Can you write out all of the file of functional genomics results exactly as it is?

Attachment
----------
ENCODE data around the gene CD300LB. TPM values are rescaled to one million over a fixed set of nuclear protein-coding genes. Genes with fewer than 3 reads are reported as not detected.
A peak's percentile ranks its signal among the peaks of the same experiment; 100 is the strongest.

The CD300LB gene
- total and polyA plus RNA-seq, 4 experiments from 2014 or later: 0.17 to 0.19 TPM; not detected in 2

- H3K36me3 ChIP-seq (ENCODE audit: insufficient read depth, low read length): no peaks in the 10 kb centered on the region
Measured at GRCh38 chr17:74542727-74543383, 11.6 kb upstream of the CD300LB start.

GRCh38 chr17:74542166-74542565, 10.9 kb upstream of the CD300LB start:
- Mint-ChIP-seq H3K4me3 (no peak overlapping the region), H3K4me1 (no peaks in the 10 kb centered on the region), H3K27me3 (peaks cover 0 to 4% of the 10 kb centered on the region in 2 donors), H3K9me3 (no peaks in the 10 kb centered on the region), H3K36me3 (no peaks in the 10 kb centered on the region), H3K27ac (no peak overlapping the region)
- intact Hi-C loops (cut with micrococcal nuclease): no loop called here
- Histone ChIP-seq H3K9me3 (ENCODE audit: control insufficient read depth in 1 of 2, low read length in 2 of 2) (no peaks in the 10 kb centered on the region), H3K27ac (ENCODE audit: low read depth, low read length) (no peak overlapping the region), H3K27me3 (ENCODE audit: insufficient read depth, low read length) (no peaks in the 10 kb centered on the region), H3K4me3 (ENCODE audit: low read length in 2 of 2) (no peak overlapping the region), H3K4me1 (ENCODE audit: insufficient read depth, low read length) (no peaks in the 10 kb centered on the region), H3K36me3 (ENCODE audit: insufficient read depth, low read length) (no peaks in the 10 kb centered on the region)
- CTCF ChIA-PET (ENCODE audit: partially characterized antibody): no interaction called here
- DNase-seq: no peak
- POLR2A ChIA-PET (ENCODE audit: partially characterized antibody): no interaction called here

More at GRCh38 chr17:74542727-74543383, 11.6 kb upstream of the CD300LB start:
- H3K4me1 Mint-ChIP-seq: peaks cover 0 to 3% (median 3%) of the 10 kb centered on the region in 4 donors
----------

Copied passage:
ENCODE data around the gene CD300LB. TPM values are rescaled to one million over a fixed set of nuclear protein-coding genes. Genes with fewer than 3 reads are reported as not detected.
A peak's percentile ranks its signal among the peaks of the same experiment; 100 is the strongest.

The CD300LB gene
- total and polyA plus RNA-seq, 4 experiments from 2014 or later: 0.17 to 0.19 TPM; not detected in 2

- H3K36me3 ChIP-seq (ENCODE audit: insufficient read depth, low read length): no peaks in the 10 kb centered on the region
Measured at GRCh38 chr17:74542727-74543383, 11.6 kb upstream of the CD300LB start.

GRCh38 chr17:74542166-74542565, 10.9 kb upstream of the CD300LB start:
- Mint-ChIP-seq H3K4me3 (no peak overlapping the region), H3K4me1 (no peaks in the 10 kb centered on the region), H3K27me3 (peaks cover 0 to 4% of the 10 kb centered on the region in 2 donors), H3K9me3 (no peaks in the 10 kb centered on the region), H3K36me3 (no peaks in the 10 kb centered on the region), H3K27ac (no peak overlapping the region)
- intact Hi-C loops (cut with micrococcal nuclease): no loop called here
- Histone ChIP-seq H3K9me3 (ENCODE audit: control insufficient read depth in 1 of 2, low read length in 2 of 2) (no peaks in the 10 kb centered on the region), H3K27ac (ENCODE audit: low read depth, low read length) (no peak overlapping the region), H3K27me3 (ENCODE audit: insufficient read depth, low read length) (no peaks in the 10 kb centered on the region), H3K4me3 (ENCODE audit: low read length in 2 of 2) (no peak overlapping the region), H3K4me1 (ENCODE audit: insufficient read depth, low read length) (no peaks in the 10 kb centered on the region), H3K36me3 (ENCODE audit: insufficient read depth, low read length) (no peaks in the 10 kb centered on the region)
- CTCF ChIA-PET (ENCODE audit: partially characterized antibody): no interaction called here
- DNase-seq: no peak
- POLR2A ChIA-PET (ENCODE audit: partially characterized antibody): no interaction called here

More at GRCh38 chr17:74542727-74543383, 11.6 kb upstream of the CD300LB start:
- H3K4me1 Mint-ChIP-seq: peaks cover 0 to 3% (median 3%) of the 10 kb centered on the region in 4 donors